As uncertainty around COVID-19 grows, the University of Saskatchewan expects to put some of its beef and forage research projects on hold.
The university has asked faculty to “dial back” research activities as much as possible so that students, staff and faculty can observe stay-at-home and social distancing protocols, says Dr. Mary Buhr, dean of agriculture and bioresources at the University of Saskatchewan. From there, they’re determining which research projects and activities are critical — the type of activities that “if you stop now, it’s going to be absolutely devastating.”
All animal care is critical, Buhr adds. Calving, for example, is underway at the Livestock and Forage Centre of Excellence.
“So all the staff who look after animals are regarded as essential staff and are continuing to work. But we’ve put in place all kinds of regulations and procedures to make sure that they are as safe as they possibly can be.”
The Livestock and Forage Centre of Excellence is closed to the public. Only essential workers are at the centre, and they’re only to be on-site while completing their work, Buhr explains. Once they’ve finished their tasks, they’re to head home.
As for other projects, researchers are preparing as if the projects will go ahead, especially when it comes to forage trials. But those projects will be re-assessed in mid-April.
“Our expectation is that the world will change,” says Buhr. “We’re not going to authorize a project to go ahead now when we might then have to stop it.”
Researchers are also evaluating their projects and submitting those that they think are critical. For example, there is forage development work underway that could see the loss of new varieties if it’s interrupted at the wrong time.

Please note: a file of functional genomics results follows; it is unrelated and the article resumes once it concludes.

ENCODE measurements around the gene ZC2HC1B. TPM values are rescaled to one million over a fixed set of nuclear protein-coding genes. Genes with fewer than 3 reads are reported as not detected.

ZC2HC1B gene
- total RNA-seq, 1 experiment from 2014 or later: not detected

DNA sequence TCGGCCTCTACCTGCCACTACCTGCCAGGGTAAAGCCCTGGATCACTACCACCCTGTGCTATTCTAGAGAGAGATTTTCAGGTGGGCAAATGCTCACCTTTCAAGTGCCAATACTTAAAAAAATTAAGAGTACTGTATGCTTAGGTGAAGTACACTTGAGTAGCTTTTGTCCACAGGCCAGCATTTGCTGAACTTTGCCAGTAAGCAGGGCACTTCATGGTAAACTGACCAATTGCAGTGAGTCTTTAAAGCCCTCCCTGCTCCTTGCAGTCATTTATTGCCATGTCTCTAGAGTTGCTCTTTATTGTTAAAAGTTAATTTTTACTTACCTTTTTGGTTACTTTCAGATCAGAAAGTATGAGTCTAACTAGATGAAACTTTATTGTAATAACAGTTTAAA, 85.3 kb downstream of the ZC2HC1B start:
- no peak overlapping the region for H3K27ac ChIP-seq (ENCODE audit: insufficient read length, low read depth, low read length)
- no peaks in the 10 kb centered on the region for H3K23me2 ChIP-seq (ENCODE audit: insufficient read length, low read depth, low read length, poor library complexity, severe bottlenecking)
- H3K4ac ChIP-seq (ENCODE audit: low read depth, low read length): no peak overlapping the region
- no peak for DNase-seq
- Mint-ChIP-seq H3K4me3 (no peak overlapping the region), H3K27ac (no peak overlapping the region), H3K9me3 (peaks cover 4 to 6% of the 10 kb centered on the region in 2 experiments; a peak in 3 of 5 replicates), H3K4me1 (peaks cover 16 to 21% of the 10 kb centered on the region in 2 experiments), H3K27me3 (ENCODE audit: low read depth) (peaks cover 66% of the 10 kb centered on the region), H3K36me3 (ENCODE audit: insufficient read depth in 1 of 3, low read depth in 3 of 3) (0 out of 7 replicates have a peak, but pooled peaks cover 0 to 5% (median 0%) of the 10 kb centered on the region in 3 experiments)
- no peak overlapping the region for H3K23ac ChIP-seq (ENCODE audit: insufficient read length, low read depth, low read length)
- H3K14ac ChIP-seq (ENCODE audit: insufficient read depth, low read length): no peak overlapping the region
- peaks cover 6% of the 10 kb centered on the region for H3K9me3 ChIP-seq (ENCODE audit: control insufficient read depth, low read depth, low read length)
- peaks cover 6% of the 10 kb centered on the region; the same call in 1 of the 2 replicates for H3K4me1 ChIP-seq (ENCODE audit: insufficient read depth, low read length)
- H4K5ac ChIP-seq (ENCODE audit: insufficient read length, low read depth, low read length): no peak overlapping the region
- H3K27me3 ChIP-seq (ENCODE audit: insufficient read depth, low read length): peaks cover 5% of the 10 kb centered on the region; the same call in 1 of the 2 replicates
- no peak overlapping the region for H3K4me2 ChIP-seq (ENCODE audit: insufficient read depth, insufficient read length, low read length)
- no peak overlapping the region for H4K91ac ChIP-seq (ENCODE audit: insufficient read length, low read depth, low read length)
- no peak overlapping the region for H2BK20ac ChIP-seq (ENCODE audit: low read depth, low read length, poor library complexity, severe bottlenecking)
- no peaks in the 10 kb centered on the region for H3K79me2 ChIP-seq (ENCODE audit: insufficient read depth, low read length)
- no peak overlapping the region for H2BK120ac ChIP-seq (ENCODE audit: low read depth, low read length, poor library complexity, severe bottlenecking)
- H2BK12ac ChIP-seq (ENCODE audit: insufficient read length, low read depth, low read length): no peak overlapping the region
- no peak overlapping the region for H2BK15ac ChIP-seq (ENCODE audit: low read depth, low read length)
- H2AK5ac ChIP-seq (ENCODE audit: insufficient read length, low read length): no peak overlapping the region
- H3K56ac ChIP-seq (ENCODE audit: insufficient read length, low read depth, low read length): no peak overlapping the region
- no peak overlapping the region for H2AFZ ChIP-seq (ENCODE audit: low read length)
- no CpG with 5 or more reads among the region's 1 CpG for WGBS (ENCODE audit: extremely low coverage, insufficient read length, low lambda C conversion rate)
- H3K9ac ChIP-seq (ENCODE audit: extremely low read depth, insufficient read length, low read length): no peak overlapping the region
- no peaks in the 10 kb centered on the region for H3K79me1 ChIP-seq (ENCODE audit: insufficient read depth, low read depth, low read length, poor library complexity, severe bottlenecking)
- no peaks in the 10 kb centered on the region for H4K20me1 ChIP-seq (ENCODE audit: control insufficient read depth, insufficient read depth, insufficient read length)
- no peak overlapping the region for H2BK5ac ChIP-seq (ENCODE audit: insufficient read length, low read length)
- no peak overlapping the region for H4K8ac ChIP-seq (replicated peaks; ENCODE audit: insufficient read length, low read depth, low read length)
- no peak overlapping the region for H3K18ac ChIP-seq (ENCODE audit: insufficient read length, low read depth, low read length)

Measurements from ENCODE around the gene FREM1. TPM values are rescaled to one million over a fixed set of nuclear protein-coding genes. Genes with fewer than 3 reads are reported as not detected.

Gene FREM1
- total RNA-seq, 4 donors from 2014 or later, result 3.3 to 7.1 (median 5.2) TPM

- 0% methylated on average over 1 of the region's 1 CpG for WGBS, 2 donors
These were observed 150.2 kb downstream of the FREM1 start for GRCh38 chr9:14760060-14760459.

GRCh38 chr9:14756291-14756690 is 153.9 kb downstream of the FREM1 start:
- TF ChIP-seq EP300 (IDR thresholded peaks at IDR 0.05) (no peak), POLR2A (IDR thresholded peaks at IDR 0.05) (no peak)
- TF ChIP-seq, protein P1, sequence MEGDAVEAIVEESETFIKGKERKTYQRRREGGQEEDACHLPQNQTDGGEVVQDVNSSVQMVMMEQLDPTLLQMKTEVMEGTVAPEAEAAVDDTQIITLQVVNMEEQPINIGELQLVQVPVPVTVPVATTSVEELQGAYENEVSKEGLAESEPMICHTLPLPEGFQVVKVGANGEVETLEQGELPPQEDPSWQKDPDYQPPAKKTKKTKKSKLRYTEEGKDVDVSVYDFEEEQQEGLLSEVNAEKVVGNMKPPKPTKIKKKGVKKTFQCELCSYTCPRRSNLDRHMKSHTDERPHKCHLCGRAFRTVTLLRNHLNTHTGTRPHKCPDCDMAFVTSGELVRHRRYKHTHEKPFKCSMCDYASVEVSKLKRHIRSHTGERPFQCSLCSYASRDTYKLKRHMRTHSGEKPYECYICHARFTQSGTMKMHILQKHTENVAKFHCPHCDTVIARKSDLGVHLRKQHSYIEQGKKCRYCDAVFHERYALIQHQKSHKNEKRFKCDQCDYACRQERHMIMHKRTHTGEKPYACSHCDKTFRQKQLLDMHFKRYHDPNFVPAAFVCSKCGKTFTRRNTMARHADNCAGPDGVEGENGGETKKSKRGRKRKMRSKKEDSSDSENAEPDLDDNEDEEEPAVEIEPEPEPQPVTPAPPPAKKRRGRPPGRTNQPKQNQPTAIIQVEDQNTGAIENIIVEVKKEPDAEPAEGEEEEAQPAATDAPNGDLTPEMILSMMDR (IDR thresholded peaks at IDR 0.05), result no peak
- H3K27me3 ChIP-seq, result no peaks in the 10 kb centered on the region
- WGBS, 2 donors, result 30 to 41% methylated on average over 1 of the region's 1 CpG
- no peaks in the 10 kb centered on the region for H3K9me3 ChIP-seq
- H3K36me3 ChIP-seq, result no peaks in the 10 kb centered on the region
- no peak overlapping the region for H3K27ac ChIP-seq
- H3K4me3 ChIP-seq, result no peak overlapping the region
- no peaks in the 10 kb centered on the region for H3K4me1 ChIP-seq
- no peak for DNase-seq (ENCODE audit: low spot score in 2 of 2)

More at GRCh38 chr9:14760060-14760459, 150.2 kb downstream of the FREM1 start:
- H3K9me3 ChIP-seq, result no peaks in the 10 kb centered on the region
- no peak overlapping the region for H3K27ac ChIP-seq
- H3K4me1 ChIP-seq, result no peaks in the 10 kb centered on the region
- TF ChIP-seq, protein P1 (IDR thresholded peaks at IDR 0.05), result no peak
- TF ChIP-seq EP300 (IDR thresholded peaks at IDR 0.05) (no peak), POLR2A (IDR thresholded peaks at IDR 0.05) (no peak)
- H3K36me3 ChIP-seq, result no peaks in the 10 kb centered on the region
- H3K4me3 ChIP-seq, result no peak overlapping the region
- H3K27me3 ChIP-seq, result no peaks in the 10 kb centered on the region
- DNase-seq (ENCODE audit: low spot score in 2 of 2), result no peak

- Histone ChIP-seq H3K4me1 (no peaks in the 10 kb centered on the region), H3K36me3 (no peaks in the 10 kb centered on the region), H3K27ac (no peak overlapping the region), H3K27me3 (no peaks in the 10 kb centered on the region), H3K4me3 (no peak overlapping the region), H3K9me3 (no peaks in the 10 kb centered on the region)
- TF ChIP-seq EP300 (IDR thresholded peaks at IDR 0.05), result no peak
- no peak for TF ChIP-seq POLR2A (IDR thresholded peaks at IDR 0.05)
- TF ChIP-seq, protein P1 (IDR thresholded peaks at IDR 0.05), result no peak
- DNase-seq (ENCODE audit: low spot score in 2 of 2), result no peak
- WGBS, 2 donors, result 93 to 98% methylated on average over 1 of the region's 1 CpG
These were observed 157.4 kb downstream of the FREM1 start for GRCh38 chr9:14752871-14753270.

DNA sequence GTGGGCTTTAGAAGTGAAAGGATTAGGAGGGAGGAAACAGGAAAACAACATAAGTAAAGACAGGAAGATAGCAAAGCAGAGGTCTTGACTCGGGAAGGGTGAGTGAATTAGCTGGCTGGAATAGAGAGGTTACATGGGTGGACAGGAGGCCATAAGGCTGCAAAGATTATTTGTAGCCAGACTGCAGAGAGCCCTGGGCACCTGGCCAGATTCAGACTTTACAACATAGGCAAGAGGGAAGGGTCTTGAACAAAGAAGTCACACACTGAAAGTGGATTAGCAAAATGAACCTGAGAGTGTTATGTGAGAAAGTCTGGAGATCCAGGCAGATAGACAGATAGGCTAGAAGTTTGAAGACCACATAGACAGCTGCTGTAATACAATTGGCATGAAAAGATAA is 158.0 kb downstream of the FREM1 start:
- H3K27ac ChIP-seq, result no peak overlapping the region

Buhr reviews the submissions, along with the department head and associate dean of research. The trio then forwards the projects they think should go ahead to the vice president of research, who has the final say.
Researchers will also have to focus on the most critical measurements for the project and list safety precautions they’ll take. For example, if a team has to take measurements from a small area of replicate pastures seeded to different forage varieties, they will have to take separate vehicles. They will also have to have separate equipment and sanitize everything. For those working with livestock, livestock handling equipment must be sanitized, which Buhr acknowledges is an “enormous task,” but is something that must be done.
COVID-19 has affected every aspect of how the university operates. For example, the university has set up elaborate protocols to deliver breeder seed to licensed breeders. Breeders send in orders, which university staff prepare. A university employee then puts the order on one side of a gate and moves away. The breeder then picks it up. Those working in labs disinfect surfaces as soon as they enter the room, while working and again before leaving. People are also working staggered hours.
The long-term implications for the university’s research will vary depending on the project. There will be some “slow-down in achievement of end goals,” says Buhr, adding that most funding agencies have been “extremely understanding” about the expected delays in results or in extending funding. Staff salaries are being paid out of these grants, Buhr says, and the university wants to continue to pay its people. But even with the extension in funding, the university isn’t getting more money for that extra year, she adds.
“We make decisions on a daily basis with these things.”
As for field days slated for this summer, the university will announce a decision early next week.
“We’re very concerned about our grad students and enabling them to get through the program without too much delay,” Buhr adds.
Buhr also expresses an “enormous thank-you” to people at the university and Livestock and Forage Centre of Excellence, who have been looking after each other while doing their best and getting things done.
“It’s heart-warming to watch that kind of community pull together.”